At the present time, politically, white supremacy focuses on the person of the President. “He wasn’t born here” – he isn’t one of us. “He is a Muslim” – he isn’t one of us. “He is a socialist/communist/fascist” – he isn’t one of us. However it is put by his constant critics, “he isn’t one of us.” And what is the main message there? Why “isn’t he one of us?” Because he is “one of them (and you know what I mean).” Whites know best, always have always will. Oh yes, there are always Blacks echoing the white themes (and you know who I mean) but then again there were black slaveholders in the Old South.
Because of the Civil Rights movement and the real political advances of the 1960s, the White Supremacists have to be careful about how they put it. When one of Mississippi Governor Haley Barbour’s staffers comes out to praise the Confederate General Nathan Bedford Forrest, who went on to found the Ku Klux Klan as the most well-organized, most violent force for the repression of freed blacks in the South as early as 1868, he is forced to resign. But that’s only symbolic. “We know what the truth is, don’t we.”
Nixon’s “Southern Strategy” was designed to replace the Democratic Party, which after a post-First Civil War century of championing the repression of African-Americans had come to be the champion of civil rights, with the Republican Party in that region. In one of the great ironies of American history, that strategy, ultimately based on the Hypothesis of White Supremacy which was at the center of the Southern justification of chattel slavery, has succeeded beyond the wildest dreams of its original inventors. The South has become the solid base of the Republican Party in the Congress and in the State Houses, but its essential racism has become national for the GOP.
Nevertheless, because there are certain political risks in using the very alive-and-well Theory of White Supremacy too openly Republicans have been forced to develop other hatreds for political purposes as well, such as homophobia (http://blog.buzzflash.com/jonas/206). However, it is Islamophobia (http://blog.buzzflash.com/jonas/203) that is the current “let’s hate ‘em” leader for the GOP and it is scary, folks. The talk, from the rabble rousers like Laura Schlesinger to the more “reasonable” sounding ones like Bill Bennett, is always about “The Muslims.” That’s as if they all came from one country (they don’t), came from a religion that does not have its share of sects that are sometimes literally at each other’s throats (it does), did not have as many different interpretations of its holy book as does the Bible (it does), speak the same language (they don’t, hardly), do not have as wide a range of political views, from monarchism to Marxism (they do). And so on and so forth. But “they” are all lumped together as “The Muslims,” and we must fear them. What was that similarly, monolithically, characterized international grouping of the last century? “The Jews,” wasn’t it? But that’s for another time.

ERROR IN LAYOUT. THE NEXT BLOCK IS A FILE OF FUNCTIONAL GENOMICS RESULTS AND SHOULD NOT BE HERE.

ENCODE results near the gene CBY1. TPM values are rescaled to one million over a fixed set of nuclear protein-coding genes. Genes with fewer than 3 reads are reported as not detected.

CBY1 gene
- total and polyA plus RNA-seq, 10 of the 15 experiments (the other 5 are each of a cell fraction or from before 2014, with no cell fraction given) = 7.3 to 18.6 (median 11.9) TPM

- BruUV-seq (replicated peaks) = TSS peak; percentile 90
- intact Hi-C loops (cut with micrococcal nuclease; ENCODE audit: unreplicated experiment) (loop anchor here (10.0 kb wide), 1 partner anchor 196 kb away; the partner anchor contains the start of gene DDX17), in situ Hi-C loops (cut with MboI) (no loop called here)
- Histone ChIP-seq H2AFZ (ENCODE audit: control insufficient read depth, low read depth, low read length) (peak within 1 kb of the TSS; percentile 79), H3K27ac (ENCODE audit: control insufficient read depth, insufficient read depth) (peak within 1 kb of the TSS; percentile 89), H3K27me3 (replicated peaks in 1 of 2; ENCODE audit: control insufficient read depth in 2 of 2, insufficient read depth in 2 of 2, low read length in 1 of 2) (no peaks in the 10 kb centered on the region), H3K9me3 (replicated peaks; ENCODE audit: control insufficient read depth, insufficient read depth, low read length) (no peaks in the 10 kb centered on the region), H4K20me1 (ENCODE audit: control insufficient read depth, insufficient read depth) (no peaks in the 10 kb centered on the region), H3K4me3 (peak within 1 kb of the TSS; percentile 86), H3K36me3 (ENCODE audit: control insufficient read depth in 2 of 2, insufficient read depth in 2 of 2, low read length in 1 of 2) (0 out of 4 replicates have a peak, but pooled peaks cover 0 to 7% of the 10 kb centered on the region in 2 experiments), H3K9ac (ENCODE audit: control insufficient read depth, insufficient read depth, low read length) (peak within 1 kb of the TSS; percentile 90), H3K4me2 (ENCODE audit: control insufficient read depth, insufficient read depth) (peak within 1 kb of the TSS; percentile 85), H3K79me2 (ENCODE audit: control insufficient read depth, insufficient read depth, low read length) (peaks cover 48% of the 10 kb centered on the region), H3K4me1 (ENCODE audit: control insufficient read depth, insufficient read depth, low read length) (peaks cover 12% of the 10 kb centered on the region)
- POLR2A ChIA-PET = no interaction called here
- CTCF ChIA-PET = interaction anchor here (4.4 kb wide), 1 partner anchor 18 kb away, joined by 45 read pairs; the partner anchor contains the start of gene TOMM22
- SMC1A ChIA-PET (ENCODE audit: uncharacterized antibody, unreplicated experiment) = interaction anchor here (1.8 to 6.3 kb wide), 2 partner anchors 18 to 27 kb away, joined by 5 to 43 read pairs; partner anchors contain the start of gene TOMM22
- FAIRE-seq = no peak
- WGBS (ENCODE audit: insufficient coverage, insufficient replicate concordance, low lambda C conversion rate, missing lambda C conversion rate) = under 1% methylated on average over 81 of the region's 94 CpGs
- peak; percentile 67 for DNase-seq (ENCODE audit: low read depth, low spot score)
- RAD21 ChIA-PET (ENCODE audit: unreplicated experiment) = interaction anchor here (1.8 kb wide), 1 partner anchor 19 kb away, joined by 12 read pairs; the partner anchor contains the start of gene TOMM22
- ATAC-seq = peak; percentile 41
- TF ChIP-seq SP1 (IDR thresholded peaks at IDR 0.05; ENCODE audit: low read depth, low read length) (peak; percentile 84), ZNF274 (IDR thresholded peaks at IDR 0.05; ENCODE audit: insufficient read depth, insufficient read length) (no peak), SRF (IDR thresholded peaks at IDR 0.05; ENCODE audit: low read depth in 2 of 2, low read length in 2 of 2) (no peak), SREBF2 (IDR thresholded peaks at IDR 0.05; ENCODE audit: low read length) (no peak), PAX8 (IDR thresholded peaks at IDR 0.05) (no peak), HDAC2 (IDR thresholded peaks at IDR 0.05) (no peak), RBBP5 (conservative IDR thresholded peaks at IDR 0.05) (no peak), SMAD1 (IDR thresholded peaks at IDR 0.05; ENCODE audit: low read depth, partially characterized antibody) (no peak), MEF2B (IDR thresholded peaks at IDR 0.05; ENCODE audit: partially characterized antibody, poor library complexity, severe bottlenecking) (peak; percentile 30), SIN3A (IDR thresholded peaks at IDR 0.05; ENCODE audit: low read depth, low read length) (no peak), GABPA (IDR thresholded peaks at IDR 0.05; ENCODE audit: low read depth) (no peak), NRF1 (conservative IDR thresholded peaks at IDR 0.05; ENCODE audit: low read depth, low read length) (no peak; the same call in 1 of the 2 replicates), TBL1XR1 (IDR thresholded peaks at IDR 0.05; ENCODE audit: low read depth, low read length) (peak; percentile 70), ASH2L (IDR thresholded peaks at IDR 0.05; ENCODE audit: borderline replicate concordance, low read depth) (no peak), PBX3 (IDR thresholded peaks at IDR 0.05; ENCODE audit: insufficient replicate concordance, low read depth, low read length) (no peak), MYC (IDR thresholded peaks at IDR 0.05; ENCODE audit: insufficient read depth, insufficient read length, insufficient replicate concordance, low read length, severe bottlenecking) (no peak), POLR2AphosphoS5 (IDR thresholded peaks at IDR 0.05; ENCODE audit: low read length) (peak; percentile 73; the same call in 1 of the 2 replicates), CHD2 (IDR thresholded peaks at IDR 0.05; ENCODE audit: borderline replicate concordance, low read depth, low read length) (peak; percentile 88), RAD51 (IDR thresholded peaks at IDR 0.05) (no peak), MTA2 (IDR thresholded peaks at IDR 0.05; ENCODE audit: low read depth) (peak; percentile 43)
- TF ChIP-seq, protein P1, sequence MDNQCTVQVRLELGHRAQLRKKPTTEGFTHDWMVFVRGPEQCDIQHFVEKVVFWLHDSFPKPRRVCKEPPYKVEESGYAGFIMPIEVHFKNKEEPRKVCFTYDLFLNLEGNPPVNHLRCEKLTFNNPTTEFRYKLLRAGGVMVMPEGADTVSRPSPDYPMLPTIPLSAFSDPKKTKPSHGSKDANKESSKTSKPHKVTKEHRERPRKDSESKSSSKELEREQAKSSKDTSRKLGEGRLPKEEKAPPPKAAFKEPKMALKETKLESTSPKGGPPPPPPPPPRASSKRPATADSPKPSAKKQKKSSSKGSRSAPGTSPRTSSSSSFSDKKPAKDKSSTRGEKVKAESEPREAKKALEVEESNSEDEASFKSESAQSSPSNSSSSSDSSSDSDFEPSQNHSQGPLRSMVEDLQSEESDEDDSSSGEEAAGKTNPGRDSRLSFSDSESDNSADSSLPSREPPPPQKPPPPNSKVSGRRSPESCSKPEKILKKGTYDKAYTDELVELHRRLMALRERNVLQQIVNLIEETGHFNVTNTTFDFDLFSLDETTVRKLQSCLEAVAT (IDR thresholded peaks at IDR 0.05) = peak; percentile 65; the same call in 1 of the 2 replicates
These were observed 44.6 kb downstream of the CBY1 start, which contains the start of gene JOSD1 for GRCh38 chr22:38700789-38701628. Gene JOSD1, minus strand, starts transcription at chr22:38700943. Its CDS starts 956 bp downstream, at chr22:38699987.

Islamophobia will work for the GOP in certain sectors of the US population. But if it doesn’t, believe me they will always be able to fall back on the good old Hypothesis of White Supremacy, the most pernicious legacy of the institution of US slavery and of the Confederate states of America.
This is Dr. Jonas’ Commentary No. 171 for BuzzFlash, now at Truthout.
Steven Jonas, MD, MPH is a Professor of Preventive Medicine at Stony Brook University (NY) and author/co-author/editor/co-editor of over 30 books. In addition to being a columnist for BuzzFlash/Truthout (http://www.buzzflash.com, http://www.truth-out.org/), Dr. Jonas is also Managing Editor and a Contributing Author for TPJmagazine (http://tpjmagazine.us/); a Featured Writer for Dandelion Salad (http://dandelionsalad.wordpress.com/); a Senior Columnist for The Greanville Post (http://www.greanvillepost.com/); a Contributor to The Planetary Movement (http://www.planetarymovement.org/); a Contributor to Op-Ed News.com (http://www.opednews.com/), and a Contributor to TheHarderStuff newsletter.
Jennifer Van Bergen Apr 3
Excellent piece. This relates strongly to my Burr Project and to the destruction of Burr by Jefferson. See Roger Kennedy’s book: “Burr, Hamilton, and Jefferson: A Study in Character.” Kennedy believes that Burr was dangerous to Jefferson because he (Burr) was an abolitionist and had the political strength and popularity to destroy slavery.
You can read about and join the Burr Project at: https://www.kickstarter.com/projects/2081837095/burr-project.
Chris Bearde Apr 2
The myth of “Exceptionalism” lives on in the minds of the fearful millions who see their faith challenged as their numbers diminish and a multi colored multi denominational 21 st Century America creates itself by the sheer force of numbers.
Tomek Jastrzebski Apr 1
I wouldn’t be surprised. Even to this day rumors circulate about an old underground confederate movement waiting to seize the opportune moment to strike & restore what in their eyes was the glorious south.
Kimberly Butler Garrison Apr 1
I’ve been saying for a while now that what is going on in this country is the South’s revenge for losing the civil war. The majority of red states are past confederate ones and look which states have the most right wing legislators who are also the loudest and most influential voices. In my lifetime I predict we will have an economic civil war egged on by Fox and right wing radio. The right wing corporatists vs. the working class. The 2012 election can’t come soon enough. I can’t wait to find out what the American people really stand for. Get off your couches, hit the streets on April 4th show them we are the ones who want our country back from the corporatists and the right wing ideologues.